We’d like to thank all of our friends who joined us in celebrating the second annual Gift of Nothing Day! This special holiday, recognized on (or around) December 15, honors the true meaning of gift-giving and encourages everyone to spend time making memories with loved ones.
This year, we again heard from folks around the U.S. and beyond who embraced the idea of giving “nothing.” Here are a few of their stories.
Jamesville-DeWitt Middle School in Central New York
At Jamesville-DeWitt Middle School, all sixth-grade students (about 230 total) participated in a two-week-long gift-giving assignment based on the theme of The Gift of Nothing. This annual holiday assignment kicked off with each teacher reading the book aloud in class. Then, students received instructions to pick a special person — such as a friend, parent, or coach — and one activity they could do with (or for) the recipient. Per the project guidelines, the chosen activity could not include video games, television, or anything else centered around technology.
Next, each student surprised their recipient with a decorated box filled with “nothing” — along with an explanation of the project. To document the experience, students took photos and shared their reflections in a writing exercise.
“I love this assignment because it makes the kids think about the true meaning of gift-giving,” says Andrew Starowicz, who teaches Science and English Language Arts at the school. “In this current technology era, it makes the kids put down their devices and do something fun with a friend. In my eyes, there is nothing more special. I have been doing this assignment for many years, and I plan to do it for many more.”
Ostego Elementary School in Bowling Green, Ohio
Mollie Layton, who teaches pre-school at Ostego Elementary School, read The Gift of Nothing aloud in her classes. Halfway through the story, she stopped and asked students to make “predictions” about what the gift of nothing could be. “My students are three to five years old, so this was a tricky concept,” she says. “Some students said ‘nothing’ and others said ‘a cat.’ It was fun to do the predictions and then finish the book to see how their understanding of the concept of ‘nothing’ changed.”
After reading the book, the kids cut out and decorated paper hearts — which represented kindness and friendship — and gave them to their friends in class. Finally, they hung up their paper hearts in the classroom to create their very own “giving tree.”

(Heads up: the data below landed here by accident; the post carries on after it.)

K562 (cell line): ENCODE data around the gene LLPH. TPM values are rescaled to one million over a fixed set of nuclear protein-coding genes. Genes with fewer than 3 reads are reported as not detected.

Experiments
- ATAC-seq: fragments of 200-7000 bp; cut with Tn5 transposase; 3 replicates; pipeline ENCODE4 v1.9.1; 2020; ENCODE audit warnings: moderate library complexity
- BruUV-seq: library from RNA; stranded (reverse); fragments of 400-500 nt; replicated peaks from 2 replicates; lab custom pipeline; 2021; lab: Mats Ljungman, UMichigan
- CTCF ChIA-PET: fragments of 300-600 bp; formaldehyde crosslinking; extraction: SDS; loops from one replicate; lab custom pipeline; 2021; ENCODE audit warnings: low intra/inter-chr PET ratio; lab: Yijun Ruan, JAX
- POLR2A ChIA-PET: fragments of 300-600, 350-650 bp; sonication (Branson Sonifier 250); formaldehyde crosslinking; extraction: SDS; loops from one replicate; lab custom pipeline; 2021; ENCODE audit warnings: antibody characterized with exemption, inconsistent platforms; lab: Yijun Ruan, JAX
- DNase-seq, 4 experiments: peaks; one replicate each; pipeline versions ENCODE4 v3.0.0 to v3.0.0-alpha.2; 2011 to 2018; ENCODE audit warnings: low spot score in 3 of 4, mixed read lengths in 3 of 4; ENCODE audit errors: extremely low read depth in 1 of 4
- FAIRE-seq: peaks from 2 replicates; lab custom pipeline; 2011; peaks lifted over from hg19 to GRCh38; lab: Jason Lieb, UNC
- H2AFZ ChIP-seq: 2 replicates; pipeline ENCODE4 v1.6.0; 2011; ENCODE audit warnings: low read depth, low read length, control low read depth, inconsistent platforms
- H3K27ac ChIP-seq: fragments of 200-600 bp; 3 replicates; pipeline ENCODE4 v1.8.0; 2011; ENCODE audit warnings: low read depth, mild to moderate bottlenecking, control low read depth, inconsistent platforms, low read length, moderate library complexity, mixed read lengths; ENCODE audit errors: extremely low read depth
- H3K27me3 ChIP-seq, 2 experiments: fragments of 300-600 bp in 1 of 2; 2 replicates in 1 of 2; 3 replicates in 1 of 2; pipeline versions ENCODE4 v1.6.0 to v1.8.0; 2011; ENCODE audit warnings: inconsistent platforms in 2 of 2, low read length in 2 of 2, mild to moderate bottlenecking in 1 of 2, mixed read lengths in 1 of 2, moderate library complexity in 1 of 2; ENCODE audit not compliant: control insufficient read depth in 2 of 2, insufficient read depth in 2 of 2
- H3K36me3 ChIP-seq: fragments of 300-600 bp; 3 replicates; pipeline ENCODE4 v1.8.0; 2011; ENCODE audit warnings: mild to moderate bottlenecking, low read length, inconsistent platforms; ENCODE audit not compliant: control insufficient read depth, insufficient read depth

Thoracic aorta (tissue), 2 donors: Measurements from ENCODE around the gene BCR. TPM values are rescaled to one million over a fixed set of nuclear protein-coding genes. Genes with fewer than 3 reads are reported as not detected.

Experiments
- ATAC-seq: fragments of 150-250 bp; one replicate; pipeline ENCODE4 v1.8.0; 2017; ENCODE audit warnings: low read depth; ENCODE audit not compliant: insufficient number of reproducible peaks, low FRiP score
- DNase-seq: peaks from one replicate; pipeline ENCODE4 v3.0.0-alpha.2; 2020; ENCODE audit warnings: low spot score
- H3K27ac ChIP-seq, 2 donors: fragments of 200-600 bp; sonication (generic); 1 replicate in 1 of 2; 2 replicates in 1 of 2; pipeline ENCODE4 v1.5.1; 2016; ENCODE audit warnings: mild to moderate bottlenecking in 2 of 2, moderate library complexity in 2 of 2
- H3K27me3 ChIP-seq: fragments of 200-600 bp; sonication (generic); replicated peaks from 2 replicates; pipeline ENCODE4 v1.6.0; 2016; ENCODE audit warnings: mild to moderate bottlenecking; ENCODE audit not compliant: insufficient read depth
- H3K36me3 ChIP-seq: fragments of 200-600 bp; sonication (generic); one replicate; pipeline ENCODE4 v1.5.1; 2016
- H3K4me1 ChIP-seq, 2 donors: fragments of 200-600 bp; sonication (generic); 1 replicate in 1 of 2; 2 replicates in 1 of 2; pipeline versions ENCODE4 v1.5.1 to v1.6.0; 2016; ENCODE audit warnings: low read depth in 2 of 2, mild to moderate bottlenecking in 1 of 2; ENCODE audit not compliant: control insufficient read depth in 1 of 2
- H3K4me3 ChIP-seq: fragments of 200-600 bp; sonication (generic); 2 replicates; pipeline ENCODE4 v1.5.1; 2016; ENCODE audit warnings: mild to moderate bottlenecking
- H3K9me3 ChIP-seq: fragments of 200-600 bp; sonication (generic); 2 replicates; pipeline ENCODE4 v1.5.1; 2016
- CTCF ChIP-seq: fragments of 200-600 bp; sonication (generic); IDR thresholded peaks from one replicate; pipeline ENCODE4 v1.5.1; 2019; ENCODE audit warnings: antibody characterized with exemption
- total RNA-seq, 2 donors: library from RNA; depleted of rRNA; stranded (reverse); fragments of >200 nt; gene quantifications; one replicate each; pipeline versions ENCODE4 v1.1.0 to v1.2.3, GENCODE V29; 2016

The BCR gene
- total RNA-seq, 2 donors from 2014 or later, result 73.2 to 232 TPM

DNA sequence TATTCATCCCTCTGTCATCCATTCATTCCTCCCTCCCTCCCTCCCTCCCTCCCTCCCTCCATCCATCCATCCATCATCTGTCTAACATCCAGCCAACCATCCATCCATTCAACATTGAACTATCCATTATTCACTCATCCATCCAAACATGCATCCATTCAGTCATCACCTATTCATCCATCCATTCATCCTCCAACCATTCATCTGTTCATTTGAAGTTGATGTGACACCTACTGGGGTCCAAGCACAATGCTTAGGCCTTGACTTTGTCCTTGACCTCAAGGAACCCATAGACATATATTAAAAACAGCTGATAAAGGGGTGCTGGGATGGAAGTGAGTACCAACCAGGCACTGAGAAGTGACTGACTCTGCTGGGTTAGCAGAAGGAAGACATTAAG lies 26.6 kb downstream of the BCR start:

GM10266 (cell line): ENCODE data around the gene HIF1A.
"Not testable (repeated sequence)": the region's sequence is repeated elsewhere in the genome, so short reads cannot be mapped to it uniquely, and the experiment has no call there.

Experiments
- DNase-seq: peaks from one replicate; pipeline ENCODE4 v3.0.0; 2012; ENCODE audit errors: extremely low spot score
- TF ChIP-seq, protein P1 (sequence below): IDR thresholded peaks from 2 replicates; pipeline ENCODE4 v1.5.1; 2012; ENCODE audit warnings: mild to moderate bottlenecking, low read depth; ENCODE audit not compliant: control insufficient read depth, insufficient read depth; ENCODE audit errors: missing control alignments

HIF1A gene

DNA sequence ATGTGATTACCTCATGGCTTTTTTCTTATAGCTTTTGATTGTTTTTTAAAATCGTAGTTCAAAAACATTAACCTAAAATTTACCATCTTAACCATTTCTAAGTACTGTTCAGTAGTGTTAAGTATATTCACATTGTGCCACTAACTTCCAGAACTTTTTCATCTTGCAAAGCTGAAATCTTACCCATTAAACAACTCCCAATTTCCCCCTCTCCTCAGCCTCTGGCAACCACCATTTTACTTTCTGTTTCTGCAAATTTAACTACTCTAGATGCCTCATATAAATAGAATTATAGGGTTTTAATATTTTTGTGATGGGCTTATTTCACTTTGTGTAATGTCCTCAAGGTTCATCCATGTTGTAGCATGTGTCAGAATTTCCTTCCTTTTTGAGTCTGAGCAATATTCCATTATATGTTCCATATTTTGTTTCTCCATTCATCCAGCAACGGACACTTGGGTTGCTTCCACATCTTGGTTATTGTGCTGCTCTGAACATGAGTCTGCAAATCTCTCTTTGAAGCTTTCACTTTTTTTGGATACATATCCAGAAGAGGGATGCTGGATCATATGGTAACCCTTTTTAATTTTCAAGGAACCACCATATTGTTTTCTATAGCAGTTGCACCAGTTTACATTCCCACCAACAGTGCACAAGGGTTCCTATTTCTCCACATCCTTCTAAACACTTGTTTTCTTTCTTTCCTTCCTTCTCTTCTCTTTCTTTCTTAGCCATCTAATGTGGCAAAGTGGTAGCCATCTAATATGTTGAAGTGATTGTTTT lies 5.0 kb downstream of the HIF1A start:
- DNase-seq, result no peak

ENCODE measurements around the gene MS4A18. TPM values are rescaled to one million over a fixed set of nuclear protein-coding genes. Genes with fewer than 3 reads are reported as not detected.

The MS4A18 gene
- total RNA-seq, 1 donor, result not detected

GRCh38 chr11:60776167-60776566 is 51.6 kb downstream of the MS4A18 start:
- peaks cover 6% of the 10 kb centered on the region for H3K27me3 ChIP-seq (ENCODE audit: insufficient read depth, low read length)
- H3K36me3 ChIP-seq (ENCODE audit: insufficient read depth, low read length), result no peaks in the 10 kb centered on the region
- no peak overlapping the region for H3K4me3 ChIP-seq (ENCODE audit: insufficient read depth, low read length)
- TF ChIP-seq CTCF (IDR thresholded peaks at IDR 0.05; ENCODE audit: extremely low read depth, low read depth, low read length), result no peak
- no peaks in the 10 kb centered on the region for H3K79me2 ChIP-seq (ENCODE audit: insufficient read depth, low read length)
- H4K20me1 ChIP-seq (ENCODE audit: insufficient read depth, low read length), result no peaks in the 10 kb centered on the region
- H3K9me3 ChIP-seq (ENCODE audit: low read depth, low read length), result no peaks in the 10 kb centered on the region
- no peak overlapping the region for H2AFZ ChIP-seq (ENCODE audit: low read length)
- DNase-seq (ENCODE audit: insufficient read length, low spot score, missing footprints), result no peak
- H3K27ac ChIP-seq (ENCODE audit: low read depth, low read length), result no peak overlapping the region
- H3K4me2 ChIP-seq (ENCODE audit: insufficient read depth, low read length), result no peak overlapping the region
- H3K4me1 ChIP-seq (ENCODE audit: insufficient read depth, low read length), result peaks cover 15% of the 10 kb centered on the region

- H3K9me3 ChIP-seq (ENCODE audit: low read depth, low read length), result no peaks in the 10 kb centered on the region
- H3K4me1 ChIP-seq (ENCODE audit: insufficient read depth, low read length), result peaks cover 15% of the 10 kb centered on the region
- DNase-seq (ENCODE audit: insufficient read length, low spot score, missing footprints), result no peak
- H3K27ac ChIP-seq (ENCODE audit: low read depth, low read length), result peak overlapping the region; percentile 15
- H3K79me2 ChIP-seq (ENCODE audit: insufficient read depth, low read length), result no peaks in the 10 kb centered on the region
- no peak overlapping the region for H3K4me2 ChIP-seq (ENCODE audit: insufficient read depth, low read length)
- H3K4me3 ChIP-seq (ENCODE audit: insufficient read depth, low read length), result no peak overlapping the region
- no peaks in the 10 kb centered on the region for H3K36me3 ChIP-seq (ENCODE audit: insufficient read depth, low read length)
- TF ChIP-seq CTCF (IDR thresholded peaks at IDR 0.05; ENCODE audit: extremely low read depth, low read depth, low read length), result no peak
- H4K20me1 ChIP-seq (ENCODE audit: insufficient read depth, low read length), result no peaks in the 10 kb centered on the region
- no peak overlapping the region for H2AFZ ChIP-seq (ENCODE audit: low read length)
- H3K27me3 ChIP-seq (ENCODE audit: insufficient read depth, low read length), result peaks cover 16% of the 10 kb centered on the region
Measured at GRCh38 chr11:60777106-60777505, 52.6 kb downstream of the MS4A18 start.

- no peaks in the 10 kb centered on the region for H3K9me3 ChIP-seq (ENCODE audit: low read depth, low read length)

“To extend this activity,” says Mollie, “I bought four empty gift boxes. I filled one with craft feathers, one with nothing, one with pennies, and one with jingle bells. I had the students sit in a circle and pass around the boxes and guess which box contained nothing. It was fun to continue the lesson of understanding the concept of ‘nothing’ in a more scientific sense. The kids loved finding out feathers made no sound!”
Benton Elementary in Wichita, Kansas
In three separate fourth-grade classes at Benton Elementary, a teacher read The Gift of Nothing aloud and hosted a discussion about the holidays. The groups talked about the material possessions on their holiday wish lists, and also discussed other meanings of the holiday season — such as spending time with family and friends. Then, to demonstrate that friendship can be a gift, each student wrote a note of appreciation to someone important to them. They folded and glued their own boxes of “nothing” and put their notes inside as gifts.
“I feel like this is a story which is inclusive to all,” says Erin Cox, a teacher-librarian at Benton Elementary. “Students instantly connect to the theme and enjoy discussing gifts that are non-material. The notes they wrote were heartfelt and meaningful, and many told me they were putting their little paper box under their tree. How sweet!”
Constable Elementary School in South Brunswick, New Jersey
Each December, Constable Elementary School invites members of their community to visit students in class, read a story aloud, and host a conversation about the meaning behind the story. This year, the classes read and discussed The Gift of Nothing. Then, each student wrote about a personal talent or characteristic they could share with others at no cost.
Some of the examples students came up with were: “giving a hug,” “teaching someone how to play piano,” and “playing or sitting with someone at lunch.”
“Students and teachers enjoyed the book,” says Kristin Ippoliti, who teaches first grade at Constable. “It helped students to realize that the best gifts aren’t the ones that cost the most, and that being kind, caring, thoughtful, and creative are priceless.”
You can share your our own Gift of Nothing stories by visiting The Gift of Nothing Day on Facebook or by posting an image on Instagram using the hashtag #TheGiftOfNothingDay. We also invite you to send stories and photos to firstname.lastname@example.org.
Thank you for helping to make the second annual Gift of Nothing Day a special and memorable occasion! It means everything to us.